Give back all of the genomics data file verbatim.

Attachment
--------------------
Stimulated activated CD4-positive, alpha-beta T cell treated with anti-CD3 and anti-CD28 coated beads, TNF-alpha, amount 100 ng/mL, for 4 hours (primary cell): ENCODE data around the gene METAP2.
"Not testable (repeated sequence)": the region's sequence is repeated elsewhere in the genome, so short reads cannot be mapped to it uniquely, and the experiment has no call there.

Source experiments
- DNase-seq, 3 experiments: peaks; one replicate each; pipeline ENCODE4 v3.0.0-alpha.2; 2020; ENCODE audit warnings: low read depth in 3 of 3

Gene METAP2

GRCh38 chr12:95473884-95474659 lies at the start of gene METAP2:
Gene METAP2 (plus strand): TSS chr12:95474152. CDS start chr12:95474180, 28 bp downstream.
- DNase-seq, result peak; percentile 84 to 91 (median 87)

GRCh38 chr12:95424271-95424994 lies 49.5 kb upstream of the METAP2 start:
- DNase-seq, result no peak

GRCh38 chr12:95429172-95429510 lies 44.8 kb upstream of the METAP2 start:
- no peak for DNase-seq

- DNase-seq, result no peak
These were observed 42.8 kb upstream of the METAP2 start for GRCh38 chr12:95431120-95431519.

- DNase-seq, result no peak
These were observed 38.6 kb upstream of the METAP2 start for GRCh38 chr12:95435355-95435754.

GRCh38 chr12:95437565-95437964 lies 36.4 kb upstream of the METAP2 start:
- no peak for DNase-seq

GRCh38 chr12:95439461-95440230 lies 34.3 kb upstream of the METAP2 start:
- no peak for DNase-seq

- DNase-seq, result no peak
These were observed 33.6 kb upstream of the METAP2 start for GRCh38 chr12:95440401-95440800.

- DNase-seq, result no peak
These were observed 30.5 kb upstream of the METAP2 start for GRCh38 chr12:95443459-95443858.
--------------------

Stimulated activated CD4-positive, alpha-beta T cell treated with anti-CD3 and anti-CD28 coated beads, TNF-alpha, amount 100 ng/mL, for 4 hours (primary cell): ENCODE data around the gene METAP2.
"Not testable (repeated sequence)": the region's sequence is repeated elsewhere in the genome, so short reads cannot be mapped to it uniquely, and the experiment has no call there.

Source experiments
- DNase-seq, 3 experiments: peaks; one replicate each; pipeline ENCODE4 v3.0.0-alpha.2; 2020; ENCODE audit warnings: low read depth in 3 of 3

Gene METAP2

GRCh38 chr12:95473884-95474659 lies at the start of gene METAP2:
Gene METAP2 (plus strand): TSS chr12:95474152. CDS start chr12:95474180, 28 bp downstream.
- DNase-seq, result peak; percentile 84 to 91 (median 87)

GRCh38 chr12:95424271-95424994 lies 49.5 kb upstream of the METAP2 start:
- DNase-seq, result no peak

GRCh38 chr12:95429172-95429510 lies 44.8 kb upstream of the METAP2 start:
- no peak for DNase-seq

- DNase-seq, result no peak
These were observed 42.8 kb upstream of the METAP2 start for GRCh38 chr12:95431120-95431519.

- DNase-seq, result no peak
These were observed 38.6 kb upstream of the METAP2 start for GRCh38 chr12:95435355-95435754.

GRCh38 chr12:95437565-95437964 lies 36.4 kb upstream of the METAP2 start:
- no peak for DNase-seq

GRCh38 chr12:95439461-95440230 lies 34.3 kb upstream of the METAP2 start:
- no peak for DNase-seq

- DNase-seq, result no peak
These were observed 33.6 kb upstream of the METAP2 start for GRCh38 chr12:95440401-95440800.

- DNase-seq, result no peak
These were observed 30.5 kb upstream of the METAP2 start for GRCh38 chr12:95443459-95443858.